File photo by THE CANADIAN PRESS Lieutenant-General Paul Wynnyk salutes after assuming command of the Canadian Army from Lieutenant-General Marquis Hainse during a ceremony on Parliament Hill in Ottawa. Wynnyk is hoping the days of having to pinch pennies just to train his soldiers are over.

Army commander welcomes training commitment

OTTAWA — Canadian Army commander Lt.-Gen. Paul Wynnyk is hoping the federal government’s new defence policy means the days of pinching pennies to properly train his soldiers are finally in the past.

Much of the attention around the Liberals’ defence policy has focused on the large amounts of money promised for new equipment such as fighter jets and warships.

The army will benefit from this bonanza, with new air-defence weapons and logistical vehicles among the extra $62 billion that the government has promised for the Canadian Forces over the next 20 years.

But what has Wynnyk most excited is that the government has — for the first time — promised to train Canada’s soldiers to what he considers the required level.

“Throughout the years, when I look back at my career, we haven’t always had a government promise or a government commitment to do that, and by extension the funding to do that,” Wynnyk told The Canadian Press.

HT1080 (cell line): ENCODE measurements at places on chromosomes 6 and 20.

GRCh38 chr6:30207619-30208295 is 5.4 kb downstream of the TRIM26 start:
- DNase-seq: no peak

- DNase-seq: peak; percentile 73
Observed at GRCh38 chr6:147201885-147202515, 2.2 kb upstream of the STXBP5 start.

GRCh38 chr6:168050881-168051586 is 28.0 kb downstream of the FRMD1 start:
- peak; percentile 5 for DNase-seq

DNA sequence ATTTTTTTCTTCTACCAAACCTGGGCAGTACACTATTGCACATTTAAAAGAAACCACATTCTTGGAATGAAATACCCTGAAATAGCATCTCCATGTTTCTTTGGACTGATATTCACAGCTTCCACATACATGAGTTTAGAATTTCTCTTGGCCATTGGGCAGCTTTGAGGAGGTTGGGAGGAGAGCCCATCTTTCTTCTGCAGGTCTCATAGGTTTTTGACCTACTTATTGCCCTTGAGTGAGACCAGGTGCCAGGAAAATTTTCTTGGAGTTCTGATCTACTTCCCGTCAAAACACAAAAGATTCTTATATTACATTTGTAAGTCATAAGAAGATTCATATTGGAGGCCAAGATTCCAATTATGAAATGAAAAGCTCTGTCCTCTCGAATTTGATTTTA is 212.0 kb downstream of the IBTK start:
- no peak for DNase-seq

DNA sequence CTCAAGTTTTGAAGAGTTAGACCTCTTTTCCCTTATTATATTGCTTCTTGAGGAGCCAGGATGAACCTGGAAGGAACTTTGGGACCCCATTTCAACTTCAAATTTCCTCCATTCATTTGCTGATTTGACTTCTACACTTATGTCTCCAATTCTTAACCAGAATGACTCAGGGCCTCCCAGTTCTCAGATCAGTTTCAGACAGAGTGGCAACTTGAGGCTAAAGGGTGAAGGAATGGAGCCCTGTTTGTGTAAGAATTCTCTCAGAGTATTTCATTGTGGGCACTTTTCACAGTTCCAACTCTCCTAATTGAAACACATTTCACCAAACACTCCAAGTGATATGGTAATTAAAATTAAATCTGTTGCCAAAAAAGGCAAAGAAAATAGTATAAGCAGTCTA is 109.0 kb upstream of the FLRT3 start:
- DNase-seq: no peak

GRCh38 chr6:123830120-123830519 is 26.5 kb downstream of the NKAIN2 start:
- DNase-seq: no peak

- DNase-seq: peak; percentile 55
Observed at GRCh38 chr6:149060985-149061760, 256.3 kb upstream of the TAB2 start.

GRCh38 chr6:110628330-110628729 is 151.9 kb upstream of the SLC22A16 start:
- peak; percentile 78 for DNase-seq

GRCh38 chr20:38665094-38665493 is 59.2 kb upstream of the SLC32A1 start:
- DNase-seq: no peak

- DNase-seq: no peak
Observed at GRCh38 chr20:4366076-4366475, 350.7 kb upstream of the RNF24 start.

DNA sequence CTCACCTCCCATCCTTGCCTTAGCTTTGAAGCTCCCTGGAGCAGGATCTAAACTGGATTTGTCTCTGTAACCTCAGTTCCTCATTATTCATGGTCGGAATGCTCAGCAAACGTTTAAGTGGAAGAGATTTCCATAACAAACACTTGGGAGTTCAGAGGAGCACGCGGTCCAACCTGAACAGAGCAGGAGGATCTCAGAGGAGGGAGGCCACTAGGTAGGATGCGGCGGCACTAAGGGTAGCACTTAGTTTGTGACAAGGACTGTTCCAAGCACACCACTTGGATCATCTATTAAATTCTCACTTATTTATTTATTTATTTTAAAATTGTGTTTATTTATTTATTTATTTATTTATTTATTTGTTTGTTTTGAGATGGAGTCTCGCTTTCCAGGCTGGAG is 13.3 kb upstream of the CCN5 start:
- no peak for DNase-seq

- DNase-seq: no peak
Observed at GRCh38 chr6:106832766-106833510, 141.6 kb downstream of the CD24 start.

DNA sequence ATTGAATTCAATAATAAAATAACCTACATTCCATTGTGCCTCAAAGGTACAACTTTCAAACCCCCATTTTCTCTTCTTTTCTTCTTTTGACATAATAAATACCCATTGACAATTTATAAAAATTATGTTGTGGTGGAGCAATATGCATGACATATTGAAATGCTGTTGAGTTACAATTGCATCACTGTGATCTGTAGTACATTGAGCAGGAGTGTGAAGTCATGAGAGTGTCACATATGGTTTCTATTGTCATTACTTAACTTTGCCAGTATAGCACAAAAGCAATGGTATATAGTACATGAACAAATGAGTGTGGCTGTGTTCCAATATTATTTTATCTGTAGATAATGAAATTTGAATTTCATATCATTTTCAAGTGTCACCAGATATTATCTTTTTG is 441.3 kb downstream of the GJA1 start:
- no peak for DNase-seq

“So I think that’s an incredibly important thing that was included in this defence policy, which we haven’t necessarily seen in the past.”

The defence policy specifically states that training to what is known as the “brigade-group level” is the minimum required to be able to conduct large military operations that include non-army units and allies.

Yet funding hasn’t always been available to train to that level, especially following the end of the combat mission in Afghanistan and deep spending cuts under the Harper Conservatives starting in 2012.

The army managed to keep training at the brigade-group level, Wynnyk said, but “it was almost on an ad hoc-basis in terms of cobbling together the funding, having to borrow from one area to go to another.”

One of the areas from which money was drawn? Infrastructure, which has been historically underfunded across the Canadian Forces because of a shortage of funding in other priority areas.

“We had to make hard choices,” Wynnyk said. “We didn’t cut on (training), but we had to skimp and penny-pinch in a number of areas to make sure that that continued.”

The army commander also has high hopes for the future of the military reserves, which are facing a dramatic overhaul after struggling with a shortage of people and equipment for years.

The fate of the part-time force is especially important to Wynnyk given that between 65 and 70 per cent of its members belong to the army reserve, which plays a huge role in virtually all army operations.

The Canadian Forces is supposed to have 28,500 reservists, but the actual number has been thousands less because of problems with recruiting and retention.

The defence policy calls for the reserve force to be expanded to 30,000, as well as shorter recruiting times and four years of guaranteed summer employment to keep them in uniform.

Wynnyk, who started his own 36-year career as an army reservist, is hoping those changes will reverse what had become a steady decline in the size of the part-time force in recent years.


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